When your boss conditions aspects of your employment on performing sexual favors for him or her, it may be difficult to know what to do. It may seem like your only option is to do what he or she is asking for or risk losing your job. And in many situations, this very well may be the case.
If this sounds like your work environment, don’t panic. There is a way out. This type of conduct is known as quid pro quo sexual harassment, and it is illegal.
So What Does this Term Mean?
“Quid pro quo” is Latin that literally translates to “this for that.” In the law, it is a form of sexual harassment that occurs when aspects of employment are conditioned on submission to unwelcome sexual conduct. It may occur as:
- Termination upon refusal to engage in sexual acts with a superior;
- Denial of employment pay;
- Denial of benefits;
- Removal of title; or
- Demotion in position.
It does not matter whether you chose to comply with the demand or rejected the advances. As long as the conduct was unwelcome and made you feel uncomfortable, it is considered quid pro quo sexual harassment.
How to Prove Quid Pro Quo Sexual Harassment
To claim quid pro quo sexual harassment, the courts require you to be able to prove the following elements to a jury:
- You were an employee of or applied for a job with the company;
- The alleged harasser, made an unwelcome sexual advance toward you, or engaged in some other unwanted verbal or physical conduct of that was sexual in nature;
- Certain job benefits were conditioned, either by words or by conduct, on your acceptance of the harasser’s sexual advances or conduct. Or employment decisions affecting your job were made based on your acceptance or rejection of the sexual conduct in question;
- The harasser was a supervisor or in an administrative position for the company at the time of the harassing conduct;
- You were harmed or offended by the conduct; and
- The conduct was a substantial factor in causing this harm or offense.
Essentially, these elements boil down to proof that the conduct itself resulted in a significant employment action. Overall, the judge will want proof that the harassing act was tied to an adverse employment action. Examples include termination after rejection of unwanted sexual advances, or being passed over for a promotion.
Examples of Quid Pro Quo Sexual Harassment
So what does this form of sexual harassment actually look like in practice? To begin, it is important to understand that quid pro quo sexual harassment may be implicit or explicit in nature.
Implicit Sexual Harassment
When is quid pro quo sexual harassment implicit? Implicit quid pro quo sexual harassment is often more difficult to spot than its explicit counterpart. For your reference, we have included a few examples of implicit quid pro quo sexual harassment to help you gain a better understanding of what to keep an eye out for:
- A waitress in a restaurant is mid-shift when her boss puts his hand on her back. Visibly uncomfortable, the waitress object to this. In response, the boss replies, “Don’t you want this job?”
- Why would this be considered implicit? Because the boss in this situation is not explicitly demanding a sexual favor in exchange for the waitress keeping her job, it can be classified as implicit in nature. Instead of outright asking her to perform some sexual act, her boss is touching her inappropriately while on the job.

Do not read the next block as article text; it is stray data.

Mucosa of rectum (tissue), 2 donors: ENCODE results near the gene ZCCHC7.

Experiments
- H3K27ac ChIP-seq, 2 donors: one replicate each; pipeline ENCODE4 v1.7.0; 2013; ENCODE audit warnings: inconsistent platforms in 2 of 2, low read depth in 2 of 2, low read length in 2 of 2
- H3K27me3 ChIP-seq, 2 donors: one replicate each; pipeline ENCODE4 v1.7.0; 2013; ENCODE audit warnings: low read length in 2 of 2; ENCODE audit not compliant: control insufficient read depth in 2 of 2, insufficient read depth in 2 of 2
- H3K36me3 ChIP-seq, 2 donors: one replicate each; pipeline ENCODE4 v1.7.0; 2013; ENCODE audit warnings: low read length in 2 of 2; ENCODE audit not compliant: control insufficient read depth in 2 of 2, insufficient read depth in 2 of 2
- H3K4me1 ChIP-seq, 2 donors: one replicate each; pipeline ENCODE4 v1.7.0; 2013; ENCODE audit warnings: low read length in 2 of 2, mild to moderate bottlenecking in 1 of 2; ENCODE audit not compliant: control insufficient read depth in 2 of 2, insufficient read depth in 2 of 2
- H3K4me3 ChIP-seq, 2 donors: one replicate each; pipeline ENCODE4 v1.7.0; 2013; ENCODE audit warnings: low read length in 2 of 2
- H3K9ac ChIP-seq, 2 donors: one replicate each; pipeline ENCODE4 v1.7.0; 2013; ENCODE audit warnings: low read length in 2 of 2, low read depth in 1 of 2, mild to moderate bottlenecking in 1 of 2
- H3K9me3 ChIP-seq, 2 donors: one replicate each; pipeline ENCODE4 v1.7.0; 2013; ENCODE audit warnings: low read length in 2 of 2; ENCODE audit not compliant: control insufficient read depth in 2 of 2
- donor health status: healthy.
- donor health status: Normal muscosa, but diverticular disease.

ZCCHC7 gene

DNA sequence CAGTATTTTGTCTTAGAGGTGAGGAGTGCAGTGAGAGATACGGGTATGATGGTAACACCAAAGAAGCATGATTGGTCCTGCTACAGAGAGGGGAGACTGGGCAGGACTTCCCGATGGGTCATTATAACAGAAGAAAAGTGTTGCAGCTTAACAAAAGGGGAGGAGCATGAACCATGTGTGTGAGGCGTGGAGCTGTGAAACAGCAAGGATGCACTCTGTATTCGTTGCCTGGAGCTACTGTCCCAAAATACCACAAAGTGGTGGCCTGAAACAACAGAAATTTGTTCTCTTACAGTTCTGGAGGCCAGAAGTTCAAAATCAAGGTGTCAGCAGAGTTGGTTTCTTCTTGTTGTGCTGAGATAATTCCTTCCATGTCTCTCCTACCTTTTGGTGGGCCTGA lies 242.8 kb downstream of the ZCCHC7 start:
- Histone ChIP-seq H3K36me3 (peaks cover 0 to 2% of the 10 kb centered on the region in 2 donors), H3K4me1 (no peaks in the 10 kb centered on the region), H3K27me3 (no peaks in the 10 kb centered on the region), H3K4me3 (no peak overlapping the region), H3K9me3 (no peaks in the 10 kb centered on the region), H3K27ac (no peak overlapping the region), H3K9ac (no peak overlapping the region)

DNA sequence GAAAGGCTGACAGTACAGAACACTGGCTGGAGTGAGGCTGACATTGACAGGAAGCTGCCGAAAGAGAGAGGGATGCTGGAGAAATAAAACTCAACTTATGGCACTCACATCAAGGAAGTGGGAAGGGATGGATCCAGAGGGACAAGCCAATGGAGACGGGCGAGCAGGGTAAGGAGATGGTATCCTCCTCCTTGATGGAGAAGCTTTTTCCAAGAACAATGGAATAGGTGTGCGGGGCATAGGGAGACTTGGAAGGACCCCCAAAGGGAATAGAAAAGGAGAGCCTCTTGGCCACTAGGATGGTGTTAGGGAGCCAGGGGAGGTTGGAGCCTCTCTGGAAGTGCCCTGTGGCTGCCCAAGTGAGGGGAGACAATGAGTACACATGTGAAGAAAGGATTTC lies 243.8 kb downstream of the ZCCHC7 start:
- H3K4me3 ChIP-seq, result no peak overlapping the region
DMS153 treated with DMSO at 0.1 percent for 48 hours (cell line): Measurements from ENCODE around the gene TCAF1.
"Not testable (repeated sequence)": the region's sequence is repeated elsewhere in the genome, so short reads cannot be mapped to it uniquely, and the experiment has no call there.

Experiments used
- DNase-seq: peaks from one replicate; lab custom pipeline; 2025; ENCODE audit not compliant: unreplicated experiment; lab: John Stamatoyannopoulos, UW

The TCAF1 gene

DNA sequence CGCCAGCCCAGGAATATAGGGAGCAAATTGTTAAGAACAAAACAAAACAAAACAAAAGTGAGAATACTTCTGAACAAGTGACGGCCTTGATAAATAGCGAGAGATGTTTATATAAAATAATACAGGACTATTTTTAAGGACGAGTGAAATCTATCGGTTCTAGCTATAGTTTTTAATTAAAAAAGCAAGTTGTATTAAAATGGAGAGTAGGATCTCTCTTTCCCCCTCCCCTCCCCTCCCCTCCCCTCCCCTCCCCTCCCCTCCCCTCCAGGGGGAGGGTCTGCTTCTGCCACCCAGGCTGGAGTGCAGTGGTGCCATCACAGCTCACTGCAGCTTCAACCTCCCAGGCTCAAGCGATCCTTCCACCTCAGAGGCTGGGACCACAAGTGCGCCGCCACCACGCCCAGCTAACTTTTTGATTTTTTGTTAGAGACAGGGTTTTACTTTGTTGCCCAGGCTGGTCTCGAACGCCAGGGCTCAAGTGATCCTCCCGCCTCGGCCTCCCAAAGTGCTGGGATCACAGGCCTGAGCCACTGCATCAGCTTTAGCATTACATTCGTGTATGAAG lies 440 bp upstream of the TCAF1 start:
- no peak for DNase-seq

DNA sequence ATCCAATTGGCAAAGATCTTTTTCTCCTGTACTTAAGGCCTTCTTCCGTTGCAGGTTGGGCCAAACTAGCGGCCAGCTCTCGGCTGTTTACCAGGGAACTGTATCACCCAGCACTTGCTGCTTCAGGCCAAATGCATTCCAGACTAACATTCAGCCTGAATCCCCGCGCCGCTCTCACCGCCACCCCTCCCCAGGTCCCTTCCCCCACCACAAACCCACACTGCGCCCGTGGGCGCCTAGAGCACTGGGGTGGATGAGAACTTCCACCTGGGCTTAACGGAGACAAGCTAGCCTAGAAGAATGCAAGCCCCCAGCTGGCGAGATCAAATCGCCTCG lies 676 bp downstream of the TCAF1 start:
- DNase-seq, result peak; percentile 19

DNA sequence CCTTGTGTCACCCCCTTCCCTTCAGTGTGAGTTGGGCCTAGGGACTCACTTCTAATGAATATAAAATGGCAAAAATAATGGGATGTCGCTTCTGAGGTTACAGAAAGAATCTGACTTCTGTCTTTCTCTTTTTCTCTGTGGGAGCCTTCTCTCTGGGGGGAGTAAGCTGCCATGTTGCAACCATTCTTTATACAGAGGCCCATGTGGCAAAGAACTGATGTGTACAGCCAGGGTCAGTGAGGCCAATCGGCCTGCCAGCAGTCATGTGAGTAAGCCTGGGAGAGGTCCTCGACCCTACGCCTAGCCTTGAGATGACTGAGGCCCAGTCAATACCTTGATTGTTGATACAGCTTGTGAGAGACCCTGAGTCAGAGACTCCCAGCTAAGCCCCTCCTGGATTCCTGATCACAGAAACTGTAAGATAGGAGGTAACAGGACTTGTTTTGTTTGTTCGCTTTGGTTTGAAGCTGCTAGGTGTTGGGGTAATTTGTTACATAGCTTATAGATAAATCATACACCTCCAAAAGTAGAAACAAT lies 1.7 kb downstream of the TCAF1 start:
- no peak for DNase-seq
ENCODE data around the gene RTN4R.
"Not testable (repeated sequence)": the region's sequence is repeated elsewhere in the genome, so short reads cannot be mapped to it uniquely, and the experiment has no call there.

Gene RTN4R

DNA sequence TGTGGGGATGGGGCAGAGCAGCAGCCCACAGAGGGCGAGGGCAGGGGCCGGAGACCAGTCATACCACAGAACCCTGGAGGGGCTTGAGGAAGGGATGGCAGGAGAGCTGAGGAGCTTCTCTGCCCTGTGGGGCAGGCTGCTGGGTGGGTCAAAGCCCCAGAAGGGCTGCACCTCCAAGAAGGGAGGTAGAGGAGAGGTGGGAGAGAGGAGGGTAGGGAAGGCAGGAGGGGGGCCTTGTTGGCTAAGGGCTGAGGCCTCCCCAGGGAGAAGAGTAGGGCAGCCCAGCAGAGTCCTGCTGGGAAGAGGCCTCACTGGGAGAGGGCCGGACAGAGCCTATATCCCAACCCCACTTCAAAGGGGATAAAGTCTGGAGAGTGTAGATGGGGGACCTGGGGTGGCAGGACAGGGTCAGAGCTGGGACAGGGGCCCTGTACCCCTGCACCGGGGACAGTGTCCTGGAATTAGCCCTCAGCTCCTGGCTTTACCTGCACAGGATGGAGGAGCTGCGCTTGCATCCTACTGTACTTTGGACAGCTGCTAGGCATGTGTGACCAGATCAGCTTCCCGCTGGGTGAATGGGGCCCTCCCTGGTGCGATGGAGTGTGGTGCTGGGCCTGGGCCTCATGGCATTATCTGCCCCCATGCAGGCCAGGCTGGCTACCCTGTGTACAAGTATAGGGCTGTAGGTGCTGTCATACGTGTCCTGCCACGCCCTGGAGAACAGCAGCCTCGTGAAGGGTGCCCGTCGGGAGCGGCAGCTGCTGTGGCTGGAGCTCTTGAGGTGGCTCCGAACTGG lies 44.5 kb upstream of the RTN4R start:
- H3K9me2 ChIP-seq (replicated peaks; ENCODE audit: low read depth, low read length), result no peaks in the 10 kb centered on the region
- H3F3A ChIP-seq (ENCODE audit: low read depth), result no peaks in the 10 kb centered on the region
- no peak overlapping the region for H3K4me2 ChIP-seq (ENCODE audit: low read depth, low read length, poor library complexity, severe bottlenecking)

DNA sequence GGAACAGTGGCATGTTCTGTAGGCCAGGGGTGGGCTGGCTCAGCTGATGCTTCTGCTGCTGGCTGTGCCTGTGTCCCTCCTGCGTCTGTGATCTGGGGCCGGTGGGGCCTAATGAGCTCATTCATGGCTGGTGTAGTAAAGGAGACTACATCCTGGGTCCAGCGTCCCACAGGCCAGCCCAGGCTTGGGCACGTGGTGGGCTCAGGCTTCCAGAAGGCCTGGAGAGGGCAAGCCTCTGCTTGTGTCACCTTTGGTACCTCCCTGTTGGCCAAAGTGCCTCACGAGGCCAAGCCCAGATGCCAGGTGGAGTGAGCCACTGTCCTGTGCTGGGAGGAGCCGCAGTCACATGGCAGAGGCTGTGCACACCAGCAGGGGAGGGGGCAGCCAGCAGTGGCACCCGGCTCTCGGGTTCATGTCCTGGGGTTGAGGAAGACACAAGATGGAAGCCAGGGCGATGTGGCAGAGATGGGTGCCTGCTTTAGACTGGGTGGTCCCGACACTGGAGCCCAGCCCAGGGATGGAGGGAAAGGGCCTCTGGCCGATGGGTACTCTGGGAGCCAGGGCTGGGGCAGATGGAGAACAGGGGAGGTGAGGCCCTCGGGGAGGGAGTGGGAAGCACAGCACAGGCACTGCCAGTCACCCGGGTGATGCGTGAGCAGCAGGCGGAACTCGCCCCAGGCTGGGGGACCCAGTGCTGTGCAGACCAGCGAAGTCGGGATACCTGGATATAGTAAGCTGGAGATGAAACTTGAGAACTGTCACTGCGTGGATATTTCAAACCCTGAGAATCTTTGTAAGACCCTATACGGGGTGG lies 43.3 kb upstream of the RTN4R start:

- A supervisor touches a web designer’s thigh while asking him if he wants to take on a big assignment.
- Why is this implicit sexual harassment? Like the last example, the supervisor is not explicitly asking the web designer to perform a sexual action in order to be assigned the special assignment. Instead, she is touching him in an inappropriate manner while simultaneously asking him if he would like an extra assignment. It is implicit in her actions that the inappropriate touching is why she is offering him the position.
Explicit Sexual Harassment
Explicit quid pro quo sexual harassment is sometimes easier to spot in the workplace simply because it is more obvious. Examples include:
- An accountant goes to her supervisor to ask for a raise. The supervisor tells her that the raise is hers – if she gives him a kiss.
- What makes this explicit sexual harassment? Unlike our implicit sexual harassment situations, it is clear from the supervisor’s words that she has to kiss him in order to get the raise she is seeking. He has made it explicit that this conduct determines whether or not she gets the raise.
- A cashier’s boss tells him that unless he goes on a date with her, she will cut back the number of hours that he works each week.
- Why is this explicit sexual harassment? Once again, the boss’s language makes it abundantly clear that the cashier’s weekly schedule depends on whether he agrees to go on a date with his boss. If he doesn’t go on the date, she will cut his hours in retaliation.
If you find yourself in a scenario similar to the ones discussed above, you may be wondering what will result if you bring a lawsuit against your company. Namely, what kind of damages may you be entitled to? You could potentially receive:
- Compensatory damages for lost wages, lost benefits, or even lost employment opportunities;
- Emotional distress (in some cases);
- Getting your job back.
Punitive damages are occasionally awarded for particularly egregious violations so as to encourage the defendant from engaging in or allowing sexual harassment in the future. However, this is a rare occurrence.
J.P. Ward & Associates is on Your Side
When you are experiencing quid pro sexual harassment at work, it is scary. But you don’t have to go through it alone. J.P. Ward & Associates is here with the legal guidance and expertise needed to navigate the difficult situation of quid pro quo sexual harassment. To get the legal assistance that you deserve, contact us by filling out this contact form or by calling 877-259-WARD.
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